Ed Fries: Consoles can't ignore Apple model

Ed Fries: Consoles can't ignore Apple model
Craig Chapple

By Craig Chapple

November 27th 2012 at 11:56AM

Sony, Nintendo and Microsoft must respond to the free-to-play model, says Ouya adviser

Console manufacturers must adopt the Apple model by opening up more for developers and relaxing their stringent online game restrictions, former Microsoft exec Ed Fries has said.

Speaking to Game Informer, Fries, who currently acts as an adviser for tiny hackable console Ouya, said Sony, Nintendo and Microsoft could no longer afford to ignore the experience Apple offers developers and users.

He stated that anyone could develop for iOS devices, and that certification was relatively cheap and painless. He compared this to the problems faced by Polytron’s isometric platformer Fez, which recently claimed it could not make an update to the XBLA title as it cost too much to do so.

“I think it’s going to have an impact on the way consoles and developers interact in the future,” said Fries.

“It’s getting harder and harder for the traditional consoles to ignore the Apple kind of experience. Anybody can develop for the platform, certification is a relatively cheap and painless thing, and in the old days of consoles there are all sorts of myths and legends that say that’s a bad thing to do.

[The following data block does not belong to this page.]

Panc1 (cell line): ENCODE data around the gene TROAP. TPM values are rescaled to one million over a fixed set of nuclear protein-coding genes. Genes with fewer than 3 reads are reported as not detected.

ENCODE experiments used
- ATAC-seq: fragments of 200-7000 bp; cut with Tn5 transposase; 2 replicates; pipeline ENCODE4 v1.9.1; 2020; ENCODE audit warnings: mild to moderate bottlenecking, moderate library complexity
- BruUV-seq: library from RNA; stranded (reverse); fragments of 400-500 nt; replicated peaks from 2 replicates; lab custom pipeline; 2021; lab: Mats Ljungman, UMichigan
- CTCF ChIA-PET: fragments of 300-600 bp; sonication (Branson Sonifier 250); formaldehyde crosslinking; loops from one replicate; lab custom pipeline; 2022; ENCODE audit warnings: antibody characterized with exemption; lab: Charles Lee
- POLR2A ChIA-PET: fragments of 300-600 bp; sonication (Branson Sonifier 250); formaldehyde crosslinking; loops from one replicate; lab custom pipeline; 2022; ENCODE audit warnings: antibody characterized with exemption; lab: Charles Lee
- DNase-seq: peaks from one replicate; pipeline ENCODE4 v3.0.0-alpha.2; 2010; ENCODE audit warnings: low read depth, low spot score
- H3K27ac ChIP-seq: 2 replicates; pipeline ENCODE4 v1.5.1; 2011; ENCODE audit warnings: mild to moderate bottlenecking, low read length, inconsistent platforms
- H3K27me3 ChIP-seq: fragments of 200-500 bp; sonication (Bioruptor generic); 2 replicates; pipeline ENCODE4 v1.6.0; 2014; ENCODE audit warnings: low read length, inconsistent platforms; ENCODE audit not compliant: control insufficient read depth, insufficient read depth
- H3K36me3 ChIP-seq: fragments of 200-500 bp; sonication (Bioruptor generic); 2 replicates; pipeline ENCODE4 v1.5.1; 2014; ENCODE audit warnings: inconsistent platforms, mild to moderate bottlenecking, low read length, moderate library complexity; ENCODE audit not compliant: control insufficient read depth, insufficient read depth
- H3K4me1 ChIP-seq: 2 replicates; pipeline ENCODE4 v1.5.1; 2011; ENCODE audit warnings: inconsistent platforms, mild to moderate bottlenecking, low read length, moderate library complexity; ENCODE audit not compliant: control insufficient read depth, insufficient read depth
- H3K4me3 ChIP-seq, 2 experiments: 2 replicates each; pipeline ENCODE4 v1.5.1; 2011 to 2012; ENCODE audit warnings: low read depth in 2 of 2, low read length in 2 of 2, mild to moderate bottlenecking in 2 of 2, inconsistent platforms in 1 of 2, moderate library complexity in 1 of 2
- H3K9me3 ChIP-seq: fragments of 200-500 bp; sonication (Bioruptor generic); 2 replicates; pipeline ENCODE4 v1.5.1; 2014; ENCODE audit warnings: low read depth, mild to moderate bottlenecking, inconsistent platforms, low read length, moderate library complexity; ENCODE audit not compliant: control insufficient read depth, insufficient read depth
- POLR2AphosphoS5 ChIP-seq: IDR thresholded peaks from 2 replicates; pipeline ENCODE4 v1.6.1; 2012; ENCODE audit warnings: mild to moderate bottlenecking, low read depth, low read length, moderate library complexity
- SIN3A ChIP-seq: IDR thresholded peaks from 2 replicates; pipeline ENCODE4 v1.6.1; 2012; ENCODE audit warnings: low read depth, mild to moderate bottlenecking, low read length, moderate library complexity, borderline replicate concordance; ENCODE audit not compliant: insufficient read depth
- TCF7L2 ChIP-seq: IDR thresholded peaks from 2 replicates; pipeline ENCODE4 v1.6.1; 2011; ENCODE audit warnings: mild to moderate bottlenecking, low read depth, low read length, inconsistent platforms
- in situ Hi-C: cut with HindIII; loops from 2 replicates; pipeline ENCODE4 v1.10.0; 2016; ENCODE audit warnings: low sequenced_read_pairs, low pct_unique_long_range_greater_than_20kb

“That’s why the game business melted down in ’84, there was too much junk on the market, but now you’ve got guys who make games like Fez who can’t do an update to their game because it costs too much, if that game was on iOS that wouldn’t be a problem, but because it’s on XBLA it’s a problem. Those kinds of ideas have to go away in the next generation.”

Fries went on to say that the console giants would also have to respond to the rapid rise of the free-to-play model, and said games for these systems “can’t just be a $50 product in a box all the time”.

"They have to respond to the free-to-play game model, the world is changing, people want this free-to-play experience, game developers want to build free-to-play experiences and the console ecosystem has to adapt to that. It can’t just be $50 product in a box all the time.”